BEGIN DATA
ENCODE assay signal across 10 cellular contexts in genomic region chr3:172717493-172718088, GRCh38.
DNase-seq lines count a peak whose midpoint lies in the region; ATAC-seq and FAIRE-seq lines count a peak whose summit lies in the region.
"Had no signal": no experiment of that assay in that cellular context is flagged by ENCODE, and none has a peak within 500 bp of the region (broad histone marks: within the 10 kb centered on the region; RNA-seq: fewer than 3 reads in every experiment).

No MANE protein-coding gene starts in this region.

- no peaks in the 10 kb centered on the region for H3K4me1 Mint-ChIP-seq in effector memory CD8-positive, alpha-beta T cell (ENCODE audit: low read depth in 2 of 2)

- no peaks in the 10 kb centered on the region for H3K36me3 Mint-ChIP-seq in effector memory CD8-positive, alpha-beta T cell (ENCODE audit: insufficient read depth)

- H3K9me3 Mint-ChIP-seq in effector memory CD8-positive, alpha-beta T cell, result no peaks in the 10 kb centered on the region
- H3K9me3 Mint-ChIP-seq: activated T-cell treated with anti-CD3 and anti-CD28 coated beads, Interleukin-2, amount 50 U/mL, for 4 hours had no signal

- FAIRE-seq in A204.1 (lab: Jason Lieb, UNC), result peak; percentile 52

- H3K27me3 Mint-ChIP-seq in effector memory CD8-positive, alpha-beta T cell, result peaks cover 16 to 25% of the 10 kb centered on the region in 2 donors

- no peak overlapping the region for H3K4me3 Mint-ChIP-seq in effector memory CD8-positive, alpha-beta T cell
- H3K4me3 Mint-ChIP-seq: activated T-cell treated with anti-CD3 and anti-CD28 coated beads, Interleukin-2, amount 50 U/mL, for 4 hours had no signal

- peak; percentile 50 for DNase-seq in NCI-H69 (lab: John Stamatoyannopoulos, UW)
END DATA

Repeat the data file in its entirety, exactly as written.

ENCODE assay signal across 10 cellular contexts in genomic region chr3:172717493-172718088, GRCh38.
DNase-seq lines count a peak whose midpoint lies in the region; ATAC-seq and FAIRE-seq lines count a peak whose summit lies in the region.
"Had no signal": no experiment of that assay in that cellular context is flagged by ENCODE, and none has a peak within 500 bp of the region (broad histone marks: within the 10 kb centered on the region; RNA-seq: fewer than 3 reads in every experiment).

No MANE protein-coding gene starts in this region.

- no peaks in the 10 kb centered on the region for H3K4me1 Mint-ChIP-seq in effector memory CD8-positive, alpha-beta T cell (ENCODE audit: low read depth in 2 of 2)

- no peaks in the 10 kb centered on the region for H3K36me3 Mint-ChIP-seq in effector memory CD8-positive, alpha-beta T cell (ENCODE audit: insufficient read depth)

- H3K9me3 Mint-ChIP-seq in effector memory CD8-positive, alpha-beta T cell, result no peaks in the 10 kb centered on the region
- H3K9me3 Mint-ChIP-seq: activated T-cell treated with anti-CD3 and anti-CD28 coated beads, Interleukin-2, amount 50 U/mL, for 4 hours had no signal

- FAIRE-seq in A204.1 (lab: Jason Lieb, UNC), result peak; percentile 52

- H3K27me3 Mint-ChIP-seq in effector memory CD8-positive, alpha-beta T cell, result peaks cover 16 to 25% of the 10 kb centered on the region in 2 donors

- no peak overlapping the region for H3K4me3 Mint-ChIP-seq in effector memory CD8-positive, alpha-beta T cell
- H3K4me3 Mint-ChIP-seq: activated T-cell treated with anti-CD3 and anti-CD28 coated beads, Interleukin-2, amount 50 U/mL, for 4 hours had no signal

- peak; percentile 50 for DNase-seq in NCI-H69 (lab: John Stamatoyannopoulos, UW)